Let’s start with the care and feeding of flowers. By gaining this knowledge, you can save a life, one stem at a time, which goes some way toward making a beautiful lasting arrangement.
It is remarkable how delicate flowers can appear. But they are also remarkably hardy when you think about what they must go through to get to you.
Commercial flowers for the American market are primarily grown in Central America, Costa Rica, Chile, and El Salvador; the orient provides most tropical flowers. Holland is the best source of specialty flowers for weddings, out-of-season needs, and European access.
A tidbit: Much like the French wine grape crops had a fatal disease in the 19th century, destroying much of the wine grapes, the Dutch had a similar experience with their tulips. The tulips grown in the Skagit Valley of Washington State went a long way in helping the Dutch reignite their world-famous industry.
Commercial growers use multiple growing controls, from seedling production to soils and fertilizers, temperature, and light regulation, to improve the quality and durability of their products. Not all, but some have adopted earth-friendly methods. It is a consciousness that is growing.
Once harvested in the morning, the flowers are cleaned of all root stems and dirt, then are bunched and put in plastic sleeves, boxed with padding and ice packs, wood braces, and plastic strapping, then shipped out of the country, overnight, if without delay, to Customs in Florida or LA, etc.
Once cleared through Customs, the flowers are sent to wholesalers nationwide. They are re-packed with gel ice packs, wood braces, cushioning, and strapping, then shipped to retail establishments that sell to you. Wholesalers process flowers (details to follow) in plastic sleeves and store them in coolers until shops’ and designers’ orders are pulled.
How much time has passed since the flowers was harvested until you brought them home?
It can often be as little as 12 -24 hours when all goes as scheduled; more often, it is a 36-hour journey. When things don’t go as planned, some floral orders can sit in a warehouse in the summer heat for three days, but that is a story for another time.
A suggestion: This journey is why it is well worth asking the floral department employee what days the flowers generally arrive at the store and how long the store keeps them if they don’t sell within a day or 2 or 3.
To me, processing evokes images of meat markets, which seems distasteful when used in parallel with the beauty flowers offer us and the feelings they produce. But it is an industry word and will help establish your floral designer street cred if used.
The steps become necessarily more complex the farther down the timeline from when the stems were harvested. They are now in your hands, awaiting the lifesaving methods you have learned to commence. I use the same steps for flowers and greenery.
Processing involves the steps we need to take to resuscitate and energize the flowers we bought.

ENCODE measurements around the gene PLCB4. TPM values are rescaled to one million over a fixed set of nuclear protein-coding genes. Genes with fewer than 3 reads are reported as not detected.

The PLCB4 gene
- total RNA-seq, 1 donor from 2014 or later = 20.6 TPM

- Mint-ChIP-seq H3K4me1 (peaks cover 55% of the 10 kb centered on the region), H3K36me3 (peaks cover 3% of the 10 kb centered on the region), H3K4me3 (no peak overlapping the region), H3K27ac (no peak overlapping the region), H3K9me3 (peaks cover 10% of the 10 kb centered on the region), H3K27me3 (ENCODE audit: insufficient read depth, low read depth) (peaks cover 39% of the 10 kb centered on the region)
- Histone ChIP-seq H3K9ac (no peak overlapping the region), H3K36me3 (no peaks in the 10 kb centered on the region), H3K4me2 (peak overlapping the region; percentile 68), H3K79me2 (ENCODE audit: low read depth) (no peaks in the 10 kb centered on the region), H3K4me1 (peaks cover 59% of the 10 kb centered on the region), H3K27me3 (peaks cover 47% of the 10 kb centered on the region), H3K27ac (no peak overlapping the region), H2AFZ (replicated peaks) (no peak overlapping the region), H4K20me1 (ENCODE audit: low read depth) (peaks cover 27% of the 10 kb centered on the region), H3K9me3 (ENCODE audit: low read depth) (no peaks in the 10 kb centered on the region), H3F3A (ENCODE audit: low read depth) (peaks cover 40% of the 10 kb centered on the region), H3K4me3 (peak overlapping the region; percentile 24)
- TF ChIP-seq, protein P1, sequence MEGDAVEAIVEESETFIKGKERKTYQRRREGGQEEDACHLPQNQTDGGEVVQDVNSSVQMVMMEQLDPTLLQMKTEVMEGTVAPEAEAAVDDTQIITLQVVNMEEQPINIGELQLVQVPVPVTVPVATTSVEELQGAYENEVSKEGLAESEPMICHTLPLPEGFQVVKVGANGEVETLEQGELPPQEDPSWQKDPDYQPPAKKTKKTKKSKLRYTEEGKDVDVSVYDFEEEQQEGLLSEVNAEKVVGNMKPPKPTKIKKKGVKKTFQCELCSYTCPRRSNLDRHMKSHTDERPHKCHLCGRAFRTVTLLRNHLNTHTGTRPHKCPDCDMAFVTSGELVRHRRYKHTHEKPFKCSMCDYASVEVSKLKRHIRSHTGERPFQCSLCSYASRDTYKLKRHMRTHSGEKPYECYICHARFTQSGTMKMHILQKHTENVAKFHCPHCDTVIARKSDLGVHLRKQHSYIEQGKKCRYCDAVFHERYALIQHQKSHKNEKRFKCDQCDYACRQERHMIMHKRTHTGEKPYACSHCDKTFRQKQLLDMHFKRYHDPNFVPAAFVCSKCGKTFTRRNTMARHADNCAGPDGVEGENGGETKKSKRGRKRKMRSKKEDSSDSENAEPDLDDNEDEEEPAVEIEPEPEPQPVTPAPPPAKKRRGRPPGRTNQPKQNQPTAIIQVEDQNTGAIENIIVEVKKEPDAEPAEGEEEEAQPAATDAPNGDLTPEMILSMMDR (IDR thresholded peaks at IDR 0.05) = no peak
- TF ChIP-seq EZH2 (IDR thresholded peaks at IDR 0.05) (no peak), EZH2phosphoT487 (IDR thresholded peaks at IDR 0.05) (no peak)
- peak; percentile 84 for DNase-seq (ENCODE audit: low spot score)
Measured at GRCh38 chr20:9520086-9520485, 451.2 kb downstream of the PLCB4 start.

Flowers need energy and bacterial protection to live. Floral food and antibacterial elements are in those little packets that come with every purchase. Flowers need to be able to uptake those two elements, from stem to head, to be revived from the effects of their arduous journey.
Flowers need clean containers, clean water, and to be free of debris to better manage bacteria. If your packets were lost along the way, a small cap full of bleach and a couple of tablespoons of 7-up (I pick 7-up because it is clear) would achieve a similar end.
Free of debris also means the removal of any leaves and petals that would touch or go below the water line, including thorns on roses. They are on the stem to protect and feed them when they grow, but when cut and submerged in water, the container becomes a nursery where bacteria happily grow.
The amount of water varies to the stem length. Much of the leaves on the stem will be removed when designing, but if you are not sure and should choose to use less water, checking back once the processing is completed will be necessary to ensure enough water is in the container. Some of these guys are exceptionally thirsty, so make sure you pay attention to their needs.
Flowers will not be able to drink the magic elixir you made and in which you have placed them without prior preparation. Flower stems begin to harden at the base after they are harvested which is a protection mechanism.
Therefore it is essential to cut the stem tips off at least a half inch just before you put them in a clean bucket or container with clean water, food, and bacteria control. Hard, bark-like stems should be split at the bottom, do the banging thing. You have the cleaning thing firmly embedded.
If you put them in the water but pull them out again for some reason, it would be best to recut the stems; an air pocket may have formed and will block the uptake.
The processed flowers need to rest and drink. They should now be placed in the coolest environment, but not your refrigerator; they are good down on the floor unless your four-legged family member has a healthy curiosity streak. The floor is generally cooler than up on a table, but needs must, and they should always avoid direct light and heat.
Once you have processed your flowers in this way, you can leave them for about an hour before you start creating any special flower arrangement.
By the way, you do not put flowers in the fridge because of the off-gassing that comes with food, which is harmful to most flowers.
At this point flower processing is complete. Well done!
Next up, we will begin to create!
How often do you buy flowers to arrange around your home? What flowers are your favorite? Do you know where they are grown? Do you take special steps to prepare them for life in your home?
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